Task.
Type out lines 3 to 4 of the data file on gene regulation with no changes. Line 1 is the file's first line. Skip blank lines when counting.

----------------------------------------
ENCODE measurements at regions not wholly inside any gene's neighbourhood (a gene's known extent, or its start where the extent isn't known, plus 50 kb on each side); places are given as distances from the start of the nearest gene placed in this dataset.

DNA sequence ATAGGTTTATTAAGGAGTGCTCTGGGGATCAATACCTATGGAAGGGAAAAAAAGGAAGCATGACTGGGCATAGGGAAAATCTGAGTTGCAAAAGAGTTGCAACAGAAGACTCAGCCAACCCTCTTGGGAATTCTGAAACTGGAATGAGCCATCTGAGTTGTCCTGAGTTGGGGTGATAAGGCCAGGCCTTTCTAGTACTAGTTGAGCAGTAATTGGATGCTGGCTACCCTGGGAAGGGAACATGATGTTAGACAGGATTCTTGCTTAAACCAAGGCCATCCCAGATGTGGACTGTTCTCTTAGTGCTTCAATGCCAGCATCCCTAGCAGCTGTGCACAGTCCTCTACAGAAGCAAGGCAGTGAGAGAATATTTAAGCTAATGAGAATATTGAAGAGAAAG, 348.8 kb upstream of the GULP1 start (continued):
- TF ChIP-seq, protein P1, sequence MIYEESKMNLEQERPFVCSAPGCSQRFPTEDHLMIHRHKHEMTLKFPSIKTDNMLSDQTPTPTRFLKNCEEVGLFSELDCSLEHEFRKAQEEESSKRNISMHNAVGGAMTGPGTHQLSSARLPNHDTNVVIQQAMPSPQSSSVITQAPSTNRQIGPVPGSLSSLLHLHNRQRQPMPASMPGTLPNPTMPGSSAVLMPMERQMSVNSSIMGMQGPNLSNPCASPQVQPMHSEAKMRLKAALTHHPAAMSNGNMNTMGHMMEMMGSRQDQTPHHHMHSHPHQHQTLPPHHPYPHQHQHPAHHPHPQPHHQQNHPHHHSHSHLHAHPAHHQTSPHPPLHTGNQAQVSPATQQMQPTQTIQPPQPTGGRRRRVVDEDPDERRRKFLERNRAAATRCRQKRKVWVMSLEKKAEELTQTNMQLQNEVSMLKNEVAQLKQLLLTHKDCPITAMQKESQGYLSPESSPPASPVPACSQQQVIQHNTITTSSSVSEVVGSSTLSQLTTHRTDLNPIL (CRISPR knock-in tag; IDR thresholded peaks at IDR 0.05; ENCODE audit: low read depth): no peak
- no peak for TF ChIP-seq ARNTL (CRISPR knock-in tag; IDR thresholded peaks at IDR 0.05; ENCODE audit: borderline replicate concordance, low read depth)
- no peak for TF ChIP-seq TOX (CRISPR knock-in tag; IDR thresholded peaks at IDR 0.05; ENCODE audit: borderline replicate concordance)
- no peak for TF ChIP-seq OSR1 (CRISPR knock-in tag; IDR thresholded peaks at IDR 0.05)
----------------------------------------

- TF ChIP-seq, protein P1, sequence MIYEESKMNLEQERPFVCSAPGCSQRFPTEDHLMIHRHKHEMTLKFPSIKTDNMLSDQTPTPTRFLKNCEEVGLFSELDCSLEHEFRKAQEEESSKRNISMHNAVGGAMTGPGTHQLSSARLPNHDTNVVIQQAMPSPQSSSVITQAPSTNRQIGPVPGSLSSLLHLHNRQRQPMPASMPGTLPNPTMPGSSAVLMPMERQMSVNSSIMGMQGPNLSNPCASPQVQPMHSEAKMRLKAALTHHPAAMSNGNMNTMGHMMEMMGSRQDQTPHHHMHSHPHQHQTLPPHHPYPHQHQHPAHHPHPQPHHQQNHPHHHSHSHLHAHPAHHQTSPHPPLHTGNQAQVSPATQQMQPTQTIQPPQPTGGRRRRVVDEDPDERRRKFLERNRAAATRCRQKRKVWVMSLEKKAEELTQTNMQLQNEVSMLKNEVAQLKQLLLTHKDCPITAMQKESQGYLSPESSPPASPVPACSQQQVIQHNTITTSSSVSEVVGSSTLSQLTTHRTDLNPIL (CRISPR knock-in tag; IDR thresholded peaks at IDR 0.05; ENCODE audit: low read depth): no peak
- no peak for TF ChIP-seq ARNTL (CRISPR knock-in tag; IDR thresholded peaks at IDR 0.05; ENCODE audit: borderline replicate concordance, low read depth)